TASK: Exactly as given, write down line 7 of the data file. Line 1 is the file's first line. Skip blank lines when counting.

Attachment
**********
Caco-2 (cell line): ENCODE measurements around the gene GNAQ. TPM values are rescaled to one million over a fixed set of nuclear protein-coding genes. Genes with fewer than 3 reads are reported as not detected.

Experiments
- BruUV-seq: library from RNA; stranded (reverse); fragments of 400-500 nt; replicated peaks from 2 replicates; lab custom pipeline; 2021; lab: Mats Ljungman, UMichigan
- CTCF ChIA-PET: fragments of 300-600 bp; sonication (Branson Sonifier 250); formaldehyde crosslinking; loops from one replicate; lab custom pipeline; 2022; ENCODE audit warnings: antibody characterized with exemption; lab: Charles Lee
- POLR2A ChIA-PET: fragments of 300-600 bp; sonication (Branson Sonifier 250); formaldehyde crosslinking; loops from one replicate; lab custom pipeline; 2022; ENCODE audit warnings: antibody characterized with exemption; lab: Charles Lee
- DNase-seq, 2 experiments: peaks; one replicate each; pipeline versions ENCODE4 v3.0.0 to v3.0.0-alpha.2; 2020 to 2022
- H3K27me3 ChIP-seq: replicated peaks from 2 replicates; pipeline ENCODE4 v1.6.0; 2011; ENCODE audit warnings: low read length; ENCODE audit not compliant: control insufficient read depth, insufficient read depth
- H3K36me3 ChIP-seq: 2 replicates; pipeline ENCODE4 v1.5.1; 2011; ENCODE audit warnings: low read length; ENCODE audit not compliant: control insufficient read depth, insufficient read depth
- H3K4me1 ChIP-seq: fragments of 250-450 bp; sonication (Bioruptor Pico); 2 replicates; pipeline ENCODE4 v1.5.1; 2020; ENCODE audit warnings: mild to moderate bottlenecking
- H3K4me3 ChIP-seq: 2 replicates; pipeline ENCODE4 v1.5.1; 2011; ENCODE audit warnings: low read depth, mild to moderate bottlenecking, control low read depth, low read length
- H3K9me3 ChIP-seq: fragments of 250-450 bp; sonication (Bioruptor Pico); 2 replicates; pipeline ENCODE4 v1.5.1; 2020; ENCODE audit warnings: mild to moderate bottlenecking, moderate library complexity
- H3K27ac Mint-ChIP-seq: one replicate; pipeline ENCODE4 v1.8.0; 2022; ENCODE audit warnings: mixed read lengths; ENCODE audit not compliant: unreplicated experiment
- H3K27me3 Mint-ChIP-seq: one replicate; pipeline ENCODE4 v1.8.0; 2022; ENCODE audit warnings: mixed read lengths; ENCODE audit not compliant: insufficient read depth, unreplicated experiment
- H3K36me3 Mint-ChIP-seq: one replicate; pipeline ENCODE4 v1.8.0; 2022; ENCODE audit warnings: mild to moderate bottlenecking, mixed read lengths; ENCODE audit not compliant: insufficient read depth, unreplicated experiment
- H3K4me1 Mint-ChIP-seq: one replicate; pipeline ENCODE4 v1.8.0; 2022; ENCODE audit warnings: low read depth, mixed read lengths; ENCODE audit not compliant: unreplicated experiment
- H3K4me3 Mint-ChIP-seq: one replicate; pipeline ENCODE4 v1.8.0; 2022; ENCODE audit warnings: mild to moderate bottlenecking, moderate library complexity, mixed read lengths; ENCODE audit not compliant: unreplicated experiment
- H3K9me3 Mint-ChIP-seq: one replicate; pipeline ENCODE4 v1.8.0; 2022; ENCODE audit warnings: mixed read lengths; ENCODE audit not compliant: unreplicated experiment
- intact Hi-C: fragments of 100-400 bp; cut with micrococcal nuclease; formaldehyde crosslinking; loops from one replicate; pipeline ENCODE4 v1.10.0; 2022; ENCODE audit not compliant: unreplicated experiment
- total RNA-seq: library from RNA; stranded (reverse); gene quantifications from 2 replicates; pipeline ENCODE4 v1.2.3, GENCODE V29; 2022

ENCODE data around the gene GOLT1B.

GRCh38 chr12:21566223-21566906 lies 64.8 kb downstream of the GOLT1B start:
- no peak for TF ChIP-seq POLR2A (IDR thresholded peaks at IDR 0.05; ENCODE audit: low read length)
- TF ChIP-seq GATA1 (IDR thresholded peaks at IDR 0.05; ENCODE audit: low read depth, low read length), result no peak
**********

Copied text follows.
- H3K27me3 ChIP-seq: replicated peaks from 2 replicates; pipeline ENCODE4 v1.6.0; 2011; ENCODE audit warnings: low read length; ENCODE audit not compliant: control insufficient read depth, insufficient read depth